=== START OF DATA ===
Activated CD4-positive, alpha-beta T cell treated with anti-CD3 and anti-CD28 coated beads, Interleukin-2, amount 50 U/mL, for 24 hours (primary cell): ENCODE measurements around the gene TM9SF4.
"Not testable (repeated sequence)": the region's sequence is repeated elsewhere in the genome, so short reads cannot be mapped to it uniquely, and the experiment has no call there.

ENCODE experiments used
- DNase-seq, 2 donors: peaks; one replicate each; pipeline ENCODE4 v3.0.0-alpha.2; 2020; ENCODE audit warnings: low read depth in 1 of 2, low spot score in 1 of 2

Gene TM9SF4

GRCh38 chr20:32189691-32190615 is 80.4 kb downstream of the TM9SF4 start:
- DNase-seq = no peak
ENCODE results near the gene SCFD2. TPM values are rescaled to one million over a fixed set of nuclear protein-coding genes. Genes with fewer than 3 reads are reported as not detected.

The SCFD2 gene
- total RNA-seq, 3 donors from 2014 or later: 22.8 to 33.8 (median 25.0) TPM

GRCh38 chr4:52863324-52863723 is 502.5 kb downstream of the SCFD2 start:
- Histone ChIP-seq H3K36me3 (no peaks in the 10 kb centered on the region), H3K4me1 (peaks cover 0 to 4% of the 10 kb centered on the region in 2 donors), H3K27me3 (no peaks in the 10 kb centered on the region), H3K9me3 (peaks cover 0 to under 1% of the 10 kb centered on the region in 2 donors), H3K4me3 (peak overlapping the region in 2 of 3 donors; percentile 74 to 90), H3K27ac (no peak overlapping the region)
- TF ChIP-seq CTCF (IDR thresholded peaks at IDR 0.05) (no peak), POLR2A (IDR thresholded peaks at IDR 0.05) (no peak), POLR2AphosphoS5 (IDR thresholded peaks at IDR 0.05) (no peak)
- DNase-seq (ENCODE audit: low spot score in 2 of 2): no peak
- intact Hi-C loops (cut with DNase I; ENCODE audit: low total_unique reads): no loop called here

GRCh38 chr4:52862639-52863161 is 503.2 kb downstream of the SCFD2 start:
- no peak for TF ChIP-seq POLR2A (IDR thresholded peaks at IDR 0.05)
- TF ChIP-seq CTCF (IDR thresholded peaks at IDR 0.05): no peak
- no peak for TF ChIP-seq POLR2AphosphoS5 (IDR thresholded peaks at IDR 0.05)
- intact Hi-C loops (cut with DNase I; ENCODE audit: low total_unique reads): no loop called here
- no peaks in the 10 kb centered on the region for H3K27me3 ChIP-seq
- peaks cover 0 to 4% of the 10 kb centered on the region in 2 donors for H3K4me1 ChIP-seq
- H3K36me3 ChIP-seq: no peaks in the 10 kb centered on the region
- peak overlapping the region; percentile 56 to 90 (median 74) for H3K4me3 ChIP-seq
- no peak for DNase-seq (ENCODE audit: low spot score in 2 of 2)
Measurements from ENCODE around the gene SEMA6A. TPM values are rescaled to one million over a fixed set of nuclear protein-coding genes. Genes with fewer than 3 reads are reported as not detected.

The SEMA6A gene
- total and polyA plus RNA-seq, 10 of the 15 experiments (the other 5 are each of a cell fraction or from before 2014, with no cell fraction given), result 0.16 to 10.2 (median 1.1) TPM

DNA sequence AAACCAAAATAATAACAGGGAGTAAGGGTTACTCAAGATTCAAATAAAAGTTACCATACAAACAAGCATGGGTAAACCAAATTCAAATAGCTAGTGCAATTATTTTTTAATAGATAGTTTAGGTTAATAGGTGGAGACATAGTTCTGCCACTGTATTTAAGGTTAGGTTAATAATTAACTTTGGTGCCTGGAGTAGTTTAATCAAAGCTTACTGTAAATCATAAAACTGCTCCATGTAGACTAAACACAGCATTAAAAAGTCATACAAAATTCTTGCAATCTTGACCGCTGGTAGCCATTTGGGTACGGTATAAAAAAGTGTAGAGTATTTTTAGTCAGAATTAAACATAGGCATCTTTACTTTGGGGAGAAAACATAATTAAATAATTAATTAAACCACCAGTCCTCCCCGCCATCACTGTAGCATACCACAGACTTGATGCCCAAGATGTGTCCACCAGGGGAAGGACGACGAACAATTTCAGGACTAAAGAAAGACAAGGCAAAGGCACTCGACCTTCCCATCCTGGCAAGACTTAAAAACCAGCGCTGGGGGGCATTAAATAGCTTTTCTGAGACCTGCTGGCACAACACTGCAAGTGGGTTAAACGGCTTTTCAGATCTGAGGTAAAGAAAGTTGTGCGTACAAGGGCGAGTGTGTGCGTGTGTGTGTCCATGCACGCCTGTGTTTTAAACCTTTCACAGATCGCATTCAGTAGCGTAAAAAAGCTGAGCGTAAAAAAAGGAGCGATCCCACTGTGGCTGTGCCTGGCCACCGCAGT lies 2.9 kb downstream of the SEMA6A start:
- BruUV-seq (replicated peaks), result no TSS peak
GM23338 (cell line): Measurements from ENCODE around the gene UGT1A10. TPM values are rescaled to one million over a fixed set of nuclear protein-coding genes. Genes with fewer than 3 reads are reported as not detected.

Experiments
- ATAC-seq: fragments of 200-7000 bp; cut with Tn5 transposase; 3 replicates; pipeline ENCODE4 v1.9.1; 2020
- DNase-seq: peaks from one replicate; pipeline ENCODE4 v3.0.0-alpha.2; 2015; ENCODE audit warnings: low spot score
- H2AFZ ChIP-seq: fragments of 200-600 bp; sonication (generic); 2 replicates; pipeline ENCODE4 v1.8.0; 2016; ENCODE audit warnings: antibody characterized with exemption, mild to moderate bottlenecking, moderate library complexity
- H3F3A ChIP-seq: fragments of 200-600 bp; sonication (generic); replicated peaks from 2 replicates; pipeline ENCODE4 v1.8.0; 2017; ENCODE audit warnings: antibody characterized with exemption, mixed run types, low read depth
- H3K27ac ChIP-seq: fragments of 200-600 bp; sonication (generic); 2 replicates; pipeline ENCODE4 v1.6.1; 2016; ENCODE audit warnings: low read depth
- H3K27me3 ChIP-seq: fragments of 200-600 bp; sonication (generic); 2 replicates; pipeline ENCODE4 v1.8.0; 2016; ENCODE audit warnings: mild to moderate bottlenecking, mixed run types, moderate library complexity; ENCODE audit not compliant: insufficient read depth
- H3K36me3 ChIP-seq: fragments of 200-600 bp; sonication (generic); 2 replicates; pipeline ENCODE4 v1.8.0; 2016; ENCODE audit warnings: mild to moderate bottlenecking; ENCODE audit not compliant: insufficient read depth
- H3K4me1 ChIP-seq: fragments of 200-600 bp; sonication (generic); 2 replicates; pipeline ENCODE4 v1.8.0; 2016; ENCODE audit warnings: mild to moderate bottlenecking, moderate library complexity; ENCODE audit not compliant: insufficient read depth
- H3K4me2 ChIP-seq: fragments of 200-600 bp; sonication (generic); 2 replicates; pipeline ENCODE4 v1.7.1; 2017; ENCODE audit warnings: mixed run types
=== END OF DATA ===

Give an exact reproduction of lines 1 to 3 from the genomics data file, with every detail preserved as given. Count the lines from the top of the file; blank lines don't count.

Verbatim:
Activated CD4-positive, alpha-beta T cell treated with anti-CD3 and anti-CD28 coated beads, Interleukin-2, amount 50 U/mL, for 24 hours (primary cell): ENCODE measurements around the gene TM9SF4.
"Not testable (repeated sequence)": the region's sequence is repeated elsewhere in the genome, so short reads cannot be mapped to it uniquely, and the experiment has no call there.

ENCODE experiments used